For clarification, the course described above will likely be about the Autoware.Auto project (ROS2-based) rather than the Autoware.ai project (ROS1-based).
Autoware.Auto is a from-scratch re-write of the Autoware stack using ROS2 (Dashing, currently) which is designed with as many industry best-practices as we can possibly gather. Both are reference implementations of an autonomous vehicle software stack but Autoware.Auto is where most of the development effort of The Autoware Foundation and its membership is currently focused.
I can answer some of these questions right now, and I think these show that a course that teaches how to use Autoware and how each major component works would have benefits beyond the AD community.
Note that the answers below are with regards to what is theoretically possible but which may not currently be technically possible without doing some message porting, ripping code out of its repository, or similar. We aim to remove these barriers to reuse outside of Autoware.
Yes to HD maps if you are happy to treat your area as a road network (see below about the planner).
Yes to NDT. If you have a point cloud map you can use NDT to localise in it, although there may be some assumptions being made that I’m not aware of such as rotation of the lidar around X and Y.
Localisation using NDT is independent of the HD map, which is what defines road infrastructure. We don’t currently have any localisation capability based on the HD map but we are aware of the concept and may implement something in the future.
Yes, it is dependent on having an HD map of a road network to plan within. However you can treat many areas that you want to navigate within as a “road” network. Delivery robots in a hospital or office building, for example, may prefer fixed lanes rather than free space planning, at least for part of the delivery route such as corridors. Robots that drive on a footpath would also be a good fit for using a “road” network.
Also, Autoware.Auto will include a limited free-space planner for some functionality, such as parking the car.
The planners are for autonomous vehicles, so they are by necessity designed for Ackermann-type vehicles.
Yes, you can use it right now if you have a 3D LiDAR sensor and want to get bounding boxes of Euclidean clusters. We intend to maintain this reusability going forward.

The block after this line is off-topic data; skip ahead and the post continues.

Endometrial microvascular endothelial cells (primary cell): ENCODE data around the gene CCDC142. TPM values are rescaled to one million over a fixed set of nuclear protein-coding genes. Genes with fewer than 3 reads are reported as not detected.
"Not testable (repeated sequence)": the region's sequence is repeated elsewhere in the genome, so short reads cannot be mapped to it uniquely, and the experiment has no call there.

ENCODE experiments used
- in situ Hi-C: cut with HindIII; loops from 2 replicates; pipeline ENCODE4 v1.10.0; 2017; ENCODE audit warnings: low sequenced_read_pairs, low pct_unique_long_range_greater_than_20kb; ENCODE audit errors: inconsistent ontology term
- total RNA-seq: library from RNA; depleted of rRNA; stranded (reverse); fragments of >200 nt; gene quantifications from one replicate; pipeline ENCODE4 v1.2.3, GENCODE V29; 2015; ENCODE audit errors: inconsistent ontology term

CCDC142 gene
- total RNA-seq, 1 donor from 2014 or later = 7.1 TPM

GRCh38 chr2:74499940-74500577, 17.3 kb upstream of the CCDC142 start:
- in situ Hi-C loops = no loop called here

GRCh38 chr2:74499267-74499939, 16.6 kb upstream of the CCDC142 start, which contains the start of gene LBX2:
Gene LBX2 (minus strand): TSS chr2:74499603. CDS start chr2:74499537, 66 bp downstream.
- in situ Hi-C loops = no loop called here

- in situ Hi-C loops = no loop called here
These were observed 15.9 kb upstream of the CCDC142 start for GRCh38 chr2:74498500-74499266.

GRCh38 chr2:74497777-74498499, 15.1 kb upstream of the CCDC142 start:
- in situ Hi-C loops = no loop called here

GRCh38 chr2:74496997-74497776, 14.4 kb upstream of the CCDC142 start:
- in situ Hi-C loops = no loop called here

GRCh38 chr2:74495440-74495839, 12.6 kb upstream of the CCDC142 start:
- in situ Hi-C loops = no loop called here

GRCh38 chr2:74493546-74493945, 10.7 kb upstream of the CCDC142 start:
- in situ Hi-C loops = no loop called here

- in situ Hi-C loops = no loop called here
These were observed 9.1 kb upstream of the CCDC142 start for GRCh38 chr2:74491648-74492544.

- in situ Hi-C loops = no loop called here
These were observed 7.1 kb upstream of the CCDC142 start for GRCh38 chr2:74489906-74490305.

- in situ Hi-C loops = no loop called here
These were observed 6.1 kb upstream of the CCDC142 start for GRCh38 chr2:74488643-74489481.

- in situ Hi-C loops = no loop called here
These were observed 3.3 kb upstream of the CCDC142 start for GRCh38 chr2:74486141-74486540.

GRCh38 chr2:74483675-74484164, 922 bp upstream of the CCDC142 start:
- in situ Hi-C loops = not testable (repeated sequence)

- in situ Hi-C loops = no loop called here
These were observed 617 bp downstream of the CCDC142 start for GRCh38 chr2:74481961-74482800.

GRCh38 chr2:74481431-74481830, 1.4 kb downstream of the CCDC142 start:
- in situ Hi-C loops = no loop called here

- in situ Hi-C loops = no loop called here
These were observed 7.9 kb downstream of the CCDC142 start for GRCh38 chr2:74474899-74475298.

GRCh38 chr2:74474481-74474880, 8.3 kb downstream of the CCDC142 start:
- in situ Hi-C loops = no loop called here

That we host an/or mirror all of this content on the ROS 2 wiki. From the user’s perspective having a centralized resource is the most helpful thing we can do.
We avoid any sort of LMS/Courseware unless we’re willing to put in the effort to develop the associated content like quizzes, tests, homework, projects. The real value of coursework is that it can become a turn-key solution for educators.
The data we do have indicates that videos are best for covering ROS basics. We should shoot to build tutorials/how to/explainers first and then use that content to record a video. The benefit of this approach is that makes the underlying content updateable, searchable, and discoverable.
We asked Ricardo from the TheConstructSim to support with the logistics (work with the lecturers to deliver the material, review the material (markdown and video), help with the recordings, upload the video, collect the feedback
Each lecture starts with a recap from prior class.
I will talk to Josh about this. We were planning our next release to be the complete AVP work. That doesn’t mean we can’t do a point release, though.
I can clean up the documentation, but keep in mind that there is a difference in documentation for teaching and documentation for reference. I will look at making a section for teaching materials to keep things better organised.
After our discussions the other night I got tasked with coming up with a way to potentially add the course content to the ROS 2 wiki. What we were looking for in particular was a way to generate course slides in restructured text so the core content could be mirrored on the ROS 2 wiki. I did a bit of research and a project called Landslide along with the Prince pdf generator appears to be workable solution. Prince is free for non-commercial use so I think we should be ok (we would only use it to generate the actual slides).
I should have some time on Monday to see if I can’t generate some templates and an outline of courses on the ROS 2 wiki along with the requisite license information we discussed.
The following markdown generates the slides linked below. I will see if I can turn of syntax highlighting and create a lightweight theme.
Generate HTML5 slideshows from markdown, ReST, or textile.
Landslide is primarily written in Python, but it's themes use:
# Code Sample
Landslide supports code snippets
def log(self, message, level='notice'):
if self.logger and not callable(self.logger):
raise ValueError(u"Invalid logger set, must be a callable")
if self.verbose and self.logger:
looks like a great tool to work together online on markdown files with live preview.
This could be helpful for pair generation of markdown files.
It also supports the slide syntax you a mentioning.
I will try it out this weekend for my slides and give you some feedback.
It works actually great. Here some example slides on my part with a flow chart create with graphviz copied from the template. Everybody with the link can change the document. You can also create comments in the preview mode. https://hackmd.io/@Ly0n/SJ4FByjFI/edit